Australian PM Kevin Rudd in surprise Afghan visit
Australian Prime Minister Kevin Rudd has made a surprise visit to troops serving in Afghanistan, telling them that it was time they came home.
Sydney: Australian Prime Minister Kevin Rudd has made a surprise visit to troops serving in Afghanistan, telling them that it was time they came home.
Rudd, who the Labor Party reinstalled as leader four weeks ago ahead of this year`s election, made the trip yesterday with his wife Therese Rein to troops in southern Uruzgan province.
"On behalf of a grateful Australian nation I am here to say to you, the men and women of the Australian Defence Force, thank you for a job well done," Rudd told soldiers at the Tarin Kowt base.
"I say... Thank you, and it`s about time we brought you home."
Rein, the first wife of an Australian prime minister to visit a war zone, was briefed on aid work and said she was proud to meet the soldiers.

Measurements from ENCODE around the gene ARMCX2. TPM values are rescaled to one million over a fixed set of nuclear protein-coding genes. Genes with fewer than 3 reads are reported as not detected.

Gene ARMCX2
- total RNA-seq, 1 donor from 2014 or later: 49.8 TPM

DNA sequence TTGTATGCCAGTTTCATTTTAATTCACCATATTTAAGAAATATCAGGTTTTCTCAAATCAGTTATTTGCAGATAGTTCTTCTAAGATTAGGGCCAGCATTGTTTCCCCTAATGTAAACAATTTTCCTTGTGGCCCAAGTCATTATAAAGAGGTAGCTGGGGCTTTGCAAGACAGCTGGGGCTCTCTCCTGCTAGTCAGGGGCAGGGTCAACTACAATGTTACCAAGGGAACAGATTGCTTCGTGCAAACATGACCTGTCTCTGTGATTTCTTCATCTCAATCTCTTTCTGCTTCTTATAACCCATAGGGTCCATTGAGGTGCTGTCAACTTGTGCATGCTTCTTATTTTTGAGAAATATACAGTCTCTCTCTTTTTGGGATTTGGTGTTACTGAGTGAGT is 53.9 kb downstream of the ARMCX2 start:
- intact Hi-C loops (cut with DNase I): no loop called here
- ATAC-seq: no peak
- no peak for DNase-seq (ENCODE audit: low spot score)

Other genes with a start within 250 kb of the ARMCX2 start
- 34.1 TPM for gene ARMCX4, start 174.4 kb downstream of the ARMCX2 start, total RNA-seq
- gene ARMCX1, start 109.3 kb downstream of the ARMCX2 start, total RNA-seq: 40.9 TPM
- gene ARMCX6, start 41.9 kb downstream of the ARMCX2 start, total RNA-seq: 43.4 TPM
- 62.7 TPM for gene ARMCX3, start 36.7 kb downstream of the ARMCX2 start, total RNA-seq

Australia is preparing to wind down its deployment to Afghanistan after entering in late 2001, in the wake of the September 11 attacks on the United States.
"When the flag of Australia is brought down for the last time a few months from now, you will have been a part of history," Rudd told the troops.
Canberra has had some 1,550 in the war-torn country but the bulk will be brought home by the end of the year and the Tarin Kowt base handed over to Afghan authorities.
About 300 Australian military personnel will remain in the country after that, as advisers and trainers based in Kabul and Kandahar.
Forty Australian soldiers have died in the conflict, the latest a special forces soldier who was killed by small arms fire in June.
One soldier told the Australian Broadcasting Corporation he was "very honoured" that Rudd, who is under pressure to call an election, had made the visit.
"He`s actually taken the time out of his very busy schedule to come and do that for us, it`s fantastic, 100 percent support from Australia.Makes you a very proud Aussie," he said.
Australia has said it will continue to provide assistance and training to Afghan local forces beyond 2013 and has left open the possibility of a continuing role for special forces beyond the end of their current mission in 2014.